In the Greek-speaking word of that day, there were two levels of language: formal and informal….
If someone were to sit down and consciously write for posterity, it would of course be written in the formal language with its learned vocabulary and precise diction.
But if writing was routine – shopping lists, family letters, bills, and receipts – it was written in the common, informal idiom of every day speech, street language.
And this is the language used throughout the New Testament.
Some people are taken aback by this, supposing that language dealing with a holy God and holy things should be elevated – stately and ceremonial.
But one good look at Jesus – his preference for down to earth stories and easy associations with common people – gets rid of that supposition.
Jesus is the descent of God to our lives, just as they are, not the ascent of our lives to God, hoping he might approve when he sees how hard we try.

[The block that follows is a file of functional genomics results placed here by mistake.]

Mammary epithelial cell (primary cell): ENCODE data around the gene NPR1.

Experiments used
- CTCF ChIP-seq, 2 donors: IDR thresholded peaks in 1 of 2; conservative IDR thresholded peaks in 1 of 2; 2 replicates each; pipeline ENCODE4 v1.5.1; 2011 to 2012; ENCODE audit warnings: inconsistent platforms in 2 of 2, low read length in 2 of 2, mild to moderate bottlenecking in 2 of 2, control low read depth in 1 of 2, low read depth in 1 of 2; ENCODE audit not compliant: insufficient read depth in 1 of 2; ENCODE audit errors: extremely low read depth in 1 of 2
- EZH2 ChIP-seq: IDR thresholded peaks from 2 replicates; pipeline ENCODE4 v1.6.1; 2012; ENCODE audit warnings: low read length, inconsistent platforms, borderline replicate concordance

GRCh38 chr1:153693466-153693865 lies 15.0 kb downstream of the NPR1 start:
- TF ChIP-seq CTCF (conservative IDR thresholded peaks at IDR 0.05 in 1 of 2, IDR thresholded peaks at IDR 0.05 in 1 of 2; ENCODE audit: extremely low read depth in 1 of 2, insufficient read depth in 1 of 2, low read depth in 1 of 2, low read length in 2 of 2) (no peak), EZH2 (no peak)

Introduction to the New Testament in The Message
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Jesus told many stories or parables. He would later explain them to his disciples.
Matthew 13:20-23, “The seed cast in the gravel – this is the person who hears and instantly responds with enthusiasm.
(21) But there is no soil of character, and so when the emotions wear off and some difficulty arrives, there is nothing to show for it.
(22) The seed cast in the weeds is the person who hears the kingdom news, but weeds of worry and illusions about getting more and wanting everything under the sun strangle what was heard, and nothing comes of it.
(23) The seed cast on good earth is the person who hears and takes in the News, and then produces a harvest beyond his wildest dreams.” The Message
Am I producing a harvest? If not, I need to ask myself:
- How’s my character?
- Am I led by emotions?
- Am I worrying?
- Am I wanting everything under the sun?
- Am I listening, really listening?
- Am I taking in what I hear?